As we venture out into the virtual world of the internet, we outlay lots of personal data. Our Facebook and social media profiles create a detailed account of ourselves, a projection to the world of our virtual persona. The internet has an account of who we are, what we believe. Given the unlimited accessibility of the internet, and the copious amounts of data pumped into the cloud, privacy is becoming somewhat compromised. Retention of personal privacy, not allowing access to certain data beyond intentional audiences is becoming more and more difficult. Especially for governmental census data, ensuring privacy whilst being accurate is becoming a counterbalance.
The Responsibilities Of The US Census
The United States Census Bureau (USCB), formed in 1902, is officially responsible for gathering data for the American people and the economy. Every ten years, the US census is conducted, gathering information about the population, and allocating seats to the US house of representatives accordingly.
The census also assists in directing funds, resources, and attention towards different sections of society, from local to national levels. A hefty $675 billion of federal funds are allocated every year in America, to maintain infrastructure, hospitals, and police forces, distribution according to the data. The census provides a benchmark statistic for comparing data to previous decades, to analyze trends of progress or regression.
Mission Of The Census Bureau
The Census Bureau’s mission is “to serve as the nation’s leading provider of quality data about its people and economy”. While fulfilling the mission, the bureau must also ensure privacy.
How Is The Census Data Gathered?
Traditionally, the census data was gathered by door-to-door knocking, collecting information written in a ledger. Mailed in forms were used in 1970, but the concern was raised regarding the expense of paper and printing. As computing becomes more ubiquitous in society, it was used in 2010, saving $1 billion in the collection.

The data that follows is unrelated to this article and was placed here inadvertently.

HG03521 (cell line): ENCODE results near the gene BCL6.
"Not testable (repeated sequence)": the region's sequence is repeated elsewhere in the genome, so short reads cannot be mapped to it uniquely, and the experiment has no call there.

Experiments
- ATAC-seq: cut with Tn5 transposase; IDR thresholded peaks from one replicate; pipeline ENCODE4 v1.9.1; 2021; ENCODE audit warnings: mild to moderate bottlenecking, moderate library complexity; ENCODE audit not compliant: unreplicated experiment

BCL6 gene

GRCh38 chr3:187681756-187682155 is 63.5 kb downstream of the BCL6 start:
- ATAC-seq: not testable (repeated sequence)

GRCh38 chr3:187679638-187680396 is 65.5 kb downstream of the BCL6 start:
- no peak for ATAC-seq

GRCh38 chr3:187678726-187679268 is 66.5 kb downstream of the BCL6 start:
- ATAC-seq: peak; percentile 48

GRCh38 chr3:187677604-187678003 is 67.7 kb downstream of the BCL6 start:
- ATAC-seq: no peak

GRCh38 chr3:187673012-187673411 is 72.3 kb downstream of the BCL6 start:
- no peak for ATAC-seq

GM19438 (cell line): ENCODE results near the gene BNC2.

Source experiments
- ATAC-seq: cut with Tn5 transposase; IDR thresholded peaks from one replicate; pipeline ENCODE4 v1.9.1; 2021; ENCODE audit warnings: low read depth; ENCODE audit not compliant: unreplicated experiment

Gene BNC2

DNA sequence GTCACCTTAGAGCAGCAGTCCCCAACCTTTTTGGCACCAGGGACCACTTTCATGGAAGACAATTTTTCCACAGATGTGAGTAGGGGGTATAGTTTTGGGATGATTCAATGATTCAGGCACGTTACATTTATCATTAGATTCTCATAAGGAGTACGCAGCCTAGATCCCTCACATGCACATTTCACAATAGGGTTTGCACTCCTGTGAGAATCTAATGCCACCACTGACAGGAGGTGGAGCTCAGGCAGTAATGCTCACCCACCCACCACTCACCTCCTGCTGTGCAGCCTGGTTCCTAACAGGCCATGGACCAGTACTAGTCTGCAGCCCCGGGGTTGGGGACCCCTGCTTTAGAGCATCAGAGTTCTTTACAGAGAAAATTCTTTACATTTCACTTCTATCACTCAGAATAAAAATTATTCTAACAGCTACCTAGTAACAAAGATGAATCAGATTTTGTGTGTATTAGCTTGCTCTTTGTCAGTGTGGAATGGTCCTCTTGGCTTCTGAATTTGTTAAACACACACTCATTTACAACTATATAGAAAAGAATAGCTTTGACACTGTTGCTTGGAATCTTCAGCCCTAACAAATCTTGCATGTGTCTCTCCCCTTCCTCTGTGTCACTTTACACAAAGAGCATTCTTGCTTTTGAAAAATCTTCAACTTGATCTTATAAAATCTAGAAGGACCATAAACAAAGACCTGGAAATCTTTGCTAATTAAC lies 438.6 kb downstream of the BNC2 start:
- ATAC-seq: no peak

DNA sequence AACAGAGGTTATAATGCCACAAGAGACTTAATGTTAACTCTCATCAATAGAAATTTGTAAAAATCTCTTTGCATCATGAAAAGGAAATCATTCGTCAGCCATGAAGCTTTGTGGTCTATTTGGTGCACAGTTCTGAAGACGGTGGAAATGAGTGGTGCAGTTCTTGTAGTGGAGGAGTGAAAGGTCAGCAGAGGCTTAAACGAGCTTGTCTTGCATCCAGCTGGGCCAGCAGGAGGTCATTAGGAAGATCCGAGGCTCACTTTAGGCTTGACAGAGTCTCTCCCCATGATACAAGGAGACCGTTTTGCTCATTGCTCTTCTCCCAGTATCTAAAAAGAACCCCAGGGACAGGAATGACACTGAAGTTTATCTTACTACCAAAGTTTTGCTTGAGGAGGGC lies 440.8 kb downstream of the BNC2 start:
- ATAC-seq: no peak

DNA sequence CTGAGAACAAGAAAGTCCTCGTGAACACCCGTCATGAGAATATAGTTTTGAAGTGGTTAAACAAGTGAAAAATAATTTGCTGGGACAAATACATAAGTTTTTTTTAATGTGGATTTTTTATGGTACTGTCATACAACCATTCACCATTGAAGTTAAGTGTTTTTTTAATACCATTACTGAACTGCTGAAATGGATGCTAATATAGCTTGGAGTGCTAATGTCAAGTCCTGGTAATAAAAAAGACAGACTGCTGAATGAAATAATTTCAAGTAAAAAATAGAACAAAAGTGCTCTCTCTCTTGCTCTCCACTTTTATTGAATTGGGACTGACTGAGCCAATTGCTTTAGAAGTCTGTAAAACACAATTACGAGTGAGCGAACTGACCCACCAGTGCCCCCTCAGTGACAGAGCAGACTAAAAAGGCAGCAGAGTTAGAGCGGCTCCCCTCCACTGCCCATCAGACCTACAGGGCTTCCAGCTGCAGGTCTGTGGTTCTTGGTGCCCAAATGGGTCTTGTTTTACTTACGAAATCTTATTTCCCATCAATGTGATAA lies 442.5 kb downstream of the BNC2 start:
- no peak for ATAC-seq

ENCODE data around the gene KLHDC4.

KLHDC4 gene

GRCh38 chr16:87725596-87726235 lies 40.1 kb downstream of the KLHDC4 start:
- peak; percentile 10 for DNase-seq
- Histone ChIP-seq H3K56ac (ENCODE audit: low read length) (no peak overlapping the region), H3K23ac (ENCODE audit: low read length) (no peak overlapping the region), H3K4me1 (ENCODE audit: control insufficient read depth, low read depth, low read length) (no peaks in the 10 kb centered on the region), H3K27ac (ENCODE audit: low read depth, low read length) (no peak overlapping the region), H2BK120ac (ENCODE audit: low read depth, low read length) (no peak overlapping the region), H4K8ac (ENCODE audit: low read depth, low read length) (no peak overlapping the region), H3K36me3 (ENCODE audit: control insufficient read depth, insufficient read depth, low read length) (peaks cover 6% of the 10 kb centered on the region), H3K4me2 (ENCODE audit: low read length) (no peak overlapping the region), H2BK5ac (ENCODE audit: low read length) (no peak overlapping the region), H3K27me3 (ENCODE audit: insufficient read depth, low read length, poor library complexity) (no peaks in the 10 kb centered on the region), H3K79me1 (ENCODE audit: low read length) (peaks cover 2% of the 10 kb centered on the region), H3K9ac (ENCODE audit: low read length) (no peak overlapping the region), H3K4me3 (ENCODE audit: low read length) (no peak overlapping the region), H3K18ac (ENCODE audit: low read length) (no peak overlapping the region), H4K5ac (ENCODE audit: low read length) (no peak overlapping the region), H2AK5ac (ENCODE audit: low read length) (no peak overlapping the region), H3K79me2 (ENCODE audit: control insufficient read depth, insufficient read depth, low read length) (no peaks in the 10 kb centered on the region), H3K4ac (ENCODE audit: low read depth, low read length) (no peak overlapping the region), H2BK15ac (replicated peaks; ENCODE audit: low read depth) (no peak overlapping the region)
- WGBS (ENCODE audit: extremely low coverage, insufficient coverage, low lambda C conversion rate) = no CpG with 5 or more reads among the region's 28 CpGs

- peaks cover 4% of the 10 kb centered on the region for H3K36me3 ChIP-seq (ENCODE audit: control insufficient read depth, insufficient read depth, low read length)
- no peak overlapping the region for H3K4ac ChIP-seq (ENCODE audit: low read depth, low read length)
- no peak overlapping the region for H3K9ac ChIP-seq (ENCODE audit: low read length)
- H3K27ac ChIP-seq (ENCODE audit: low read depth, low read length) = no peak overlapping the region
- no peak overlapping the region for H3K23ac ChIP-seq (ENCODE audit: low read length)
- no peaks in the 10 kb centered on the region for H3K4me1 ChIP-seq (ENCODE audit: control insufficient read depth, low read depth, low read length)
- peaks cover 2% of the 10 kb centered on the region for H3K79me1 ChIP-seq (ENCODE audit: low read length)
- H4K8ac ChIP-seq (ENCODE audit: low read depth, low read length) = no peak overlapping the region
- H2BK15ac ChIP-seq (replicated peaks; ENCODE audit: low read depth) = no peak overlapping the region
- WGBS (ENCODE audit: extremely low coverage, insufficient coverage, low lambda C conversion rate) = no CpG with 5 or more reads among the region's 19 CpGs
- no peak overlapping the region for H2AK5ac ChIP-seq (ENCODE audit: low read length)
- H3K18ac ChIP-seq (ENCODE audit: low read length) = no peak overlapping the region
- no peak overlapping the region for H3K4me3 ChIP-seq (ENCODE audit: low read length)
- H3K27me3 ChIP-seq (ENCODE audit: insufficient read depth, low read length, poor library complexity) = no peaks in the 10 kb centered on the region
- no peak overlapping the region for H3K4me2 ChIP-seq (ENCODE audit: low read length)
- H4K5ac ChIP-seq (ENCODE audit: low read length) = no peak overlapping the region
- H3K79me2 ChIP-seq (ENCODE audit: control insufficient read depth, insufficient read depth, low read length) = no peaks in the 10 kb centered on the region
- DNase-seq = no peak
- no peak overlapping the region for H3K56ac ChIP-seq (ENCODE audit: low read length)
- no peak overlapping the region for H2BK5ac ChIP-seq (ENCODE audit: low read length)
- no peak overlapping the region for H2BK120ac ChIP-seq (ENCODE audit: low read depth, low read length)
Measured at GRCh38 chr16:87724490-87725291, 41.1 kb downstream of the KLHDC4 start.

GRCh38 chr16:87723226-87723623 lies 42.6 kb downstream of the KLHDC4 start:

Furthermore, embracing the technology increased the accuracy of data, which is imperative given the overwhelming decision-making reliance on the data. However, alongside technological implication comes security precautionary measures in order to protect data, but also to enforce confidentiality.
New Privacy Methods Required As Computers Are Introduced
As computers were introduced into the census collection method, it required some different privacy methods. In order to enforce privacy, the US census used methods of table suppression and data swapping in 2010 to ensure the privacy of individual data. Census bureau has a constitutional mandate of article 1, section 2 of the American Constitution, which requires a data census of the American population every ten years. Furthermore, the mandate requires the individual confidentiality of the information for 72 years subsequent to the consensus, under ‘Title 13’.
Given the increased computing power in the last decade, a new form of privacy was required to ensure confidentiality for the 2020 census. The 2020 US census saw the adoption of ‘differential privacy’, which confronts the risk of computer hacking. Furthermore, John Abowd, the head scientist at the Census Bureau, said the shift to differential privacy “marks a sea change for the way that official statistics are produced and published”.
Counterbalance Of Accuracy And Privacy